This leaves me with a problem. All five are delicious, though most of us find deep-fried blue cheese rather too rich a pairing for an egg. Hart’s pulse-based version, by contrast, is delicately flavoured enough to allow the egg itself to take centre stage, which reminds us – when we stop to think in between shovelling bits into our mouths – that if this is going to be at all faithful to the original, the filling ought to be the star. Sausage, though undoubtedly important, is definitely the best supporting actor in a scotch egg. This means that, much as we love Erskine’s warmly spiced potato jacket flecked with coriander and zingy with lemon juice, it doesn’t quite feel like a scotch egg in anything but basic concept. It’s also quite delicate to transport, which is an important factor in a picnic product.
Meldrum and Reed’s are the closest to the original ideal, though unfortunately the latter’s coating melts away in the fryer, somewhat puzzlingly, so although I can confirm it’s delicious, with a good crunch, I can’t say exactly what it’s like wrapped around an egg. The haggis proves a far more amenable victim, especially when mixed with peanut butter and oats – the texture is just right. However, it does taste of peanuts and cumin, neither of which are flavours I’d associate with a traditional scotch egg. Swapping the nuts for the similarly binding qualities of a raw egg, and the spices for mustard powder, mace and fresh herbs does the trick – and I’m also going to use crunchy pinhead oatmeal rather than rolled oats, because I think it gives the coating a more interesting texture.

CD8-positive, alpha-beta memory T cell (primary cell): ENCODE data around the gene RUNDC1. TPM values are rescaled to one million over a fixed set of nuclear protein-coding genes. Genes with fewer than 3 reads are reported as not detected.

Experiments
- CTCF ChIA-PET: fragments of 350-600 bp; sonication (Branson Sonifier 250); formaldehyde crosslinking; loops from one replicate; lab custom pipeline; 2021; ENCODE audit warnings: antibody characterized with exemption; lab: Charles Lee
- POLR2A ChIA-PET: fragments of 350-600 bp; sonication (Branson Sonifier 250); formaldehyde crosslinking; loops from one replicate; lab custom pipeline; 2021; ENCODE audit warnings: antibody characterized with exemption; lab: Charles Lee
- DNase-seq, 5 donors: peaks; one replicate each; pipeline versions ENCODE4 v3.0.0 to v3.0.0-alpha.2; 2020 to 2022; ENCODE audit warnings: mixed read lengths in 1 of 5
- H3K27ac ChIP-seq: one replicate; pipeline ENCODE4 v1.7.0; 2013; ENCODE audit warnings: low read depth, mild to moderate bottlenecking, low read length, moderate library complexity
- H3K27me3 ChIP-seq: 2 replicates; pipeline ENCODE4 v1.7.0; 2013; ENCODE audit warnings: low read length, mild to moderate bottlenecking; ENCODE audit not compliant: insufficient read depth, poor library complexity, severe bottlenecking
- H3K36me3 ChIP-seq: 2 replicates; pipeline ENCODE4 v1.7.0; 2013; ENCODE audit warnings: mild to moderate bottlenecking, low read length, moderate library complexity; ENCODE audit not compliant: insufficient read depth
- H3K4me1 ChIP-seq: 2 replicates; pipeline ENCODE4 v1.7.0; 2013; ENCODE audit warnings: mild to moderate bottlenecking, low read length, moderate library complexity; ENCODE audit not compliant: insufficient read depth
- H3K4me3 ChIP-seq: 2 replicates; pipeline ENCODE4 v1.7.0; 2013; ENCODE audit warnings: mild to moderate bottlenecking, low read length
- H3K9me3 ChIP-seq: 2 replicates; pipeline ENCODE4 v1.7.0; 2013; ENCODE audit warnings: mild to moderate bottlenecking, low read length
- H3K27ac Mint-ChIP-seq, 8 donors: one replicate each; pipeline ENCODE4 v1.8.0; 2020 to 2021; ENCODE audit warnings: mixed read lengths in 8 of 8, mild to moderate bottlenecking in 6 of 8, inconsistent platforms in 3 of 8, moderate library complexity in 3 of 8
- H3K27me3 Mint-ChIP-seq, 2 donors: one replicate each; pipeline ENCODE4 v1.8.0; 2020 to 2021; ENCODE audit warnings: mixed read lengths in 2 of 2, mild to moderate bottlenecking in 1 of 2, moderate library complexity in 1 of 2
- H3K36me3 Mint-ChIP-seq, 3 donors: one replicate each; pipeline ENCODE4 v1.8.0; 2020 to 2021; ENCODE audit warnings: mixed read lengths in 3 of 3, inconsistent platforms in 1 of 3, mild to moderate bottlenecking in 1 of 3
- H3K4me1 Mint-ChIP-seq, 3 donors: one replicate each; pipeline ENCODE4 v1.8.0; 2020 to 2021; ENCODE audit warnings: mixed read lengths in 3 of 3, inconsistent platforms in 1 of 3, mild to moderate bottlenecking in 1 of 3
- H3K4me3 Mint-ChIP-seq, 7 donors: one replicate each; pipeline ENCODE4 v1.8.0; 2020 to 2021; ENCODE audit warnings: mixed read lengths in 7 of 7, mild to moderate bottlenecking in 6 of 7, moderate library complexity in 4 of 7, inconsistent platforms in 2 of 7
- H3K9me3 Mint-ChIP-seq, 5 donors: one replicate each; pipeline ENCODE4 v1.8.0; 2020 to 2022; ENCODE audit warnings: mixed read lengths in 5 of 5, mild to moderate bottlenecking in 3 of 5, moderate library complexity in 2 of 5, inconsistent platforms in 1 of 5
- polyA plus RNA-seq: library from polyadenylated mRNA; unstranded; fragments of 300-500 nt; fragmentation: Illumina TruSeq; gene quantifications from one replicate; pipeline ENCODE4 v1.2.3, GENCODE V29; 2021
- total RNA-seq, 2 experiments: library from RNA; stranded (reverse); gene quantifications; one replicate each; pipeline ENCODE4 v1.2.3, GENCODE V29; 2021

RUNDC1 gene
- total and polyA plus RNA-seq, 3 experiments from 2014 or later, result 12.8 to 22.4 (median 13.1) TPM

I consider adapting my own vegetarian haggis recipe for the purpose, because the ready-made stuff feels like cheating, until I reflect that most ordinary scotch egg recipes begin with sausages and, really, in high summer, few of us want to spend any more time in the kitchen than we have to. There are several very good examples on the market all year round which are perfect for the role, and some brands will even ship internationally, although if you don’t live somewhere where it can be found in most large supermarkets, you may wish to do a bit of experimentation of your own.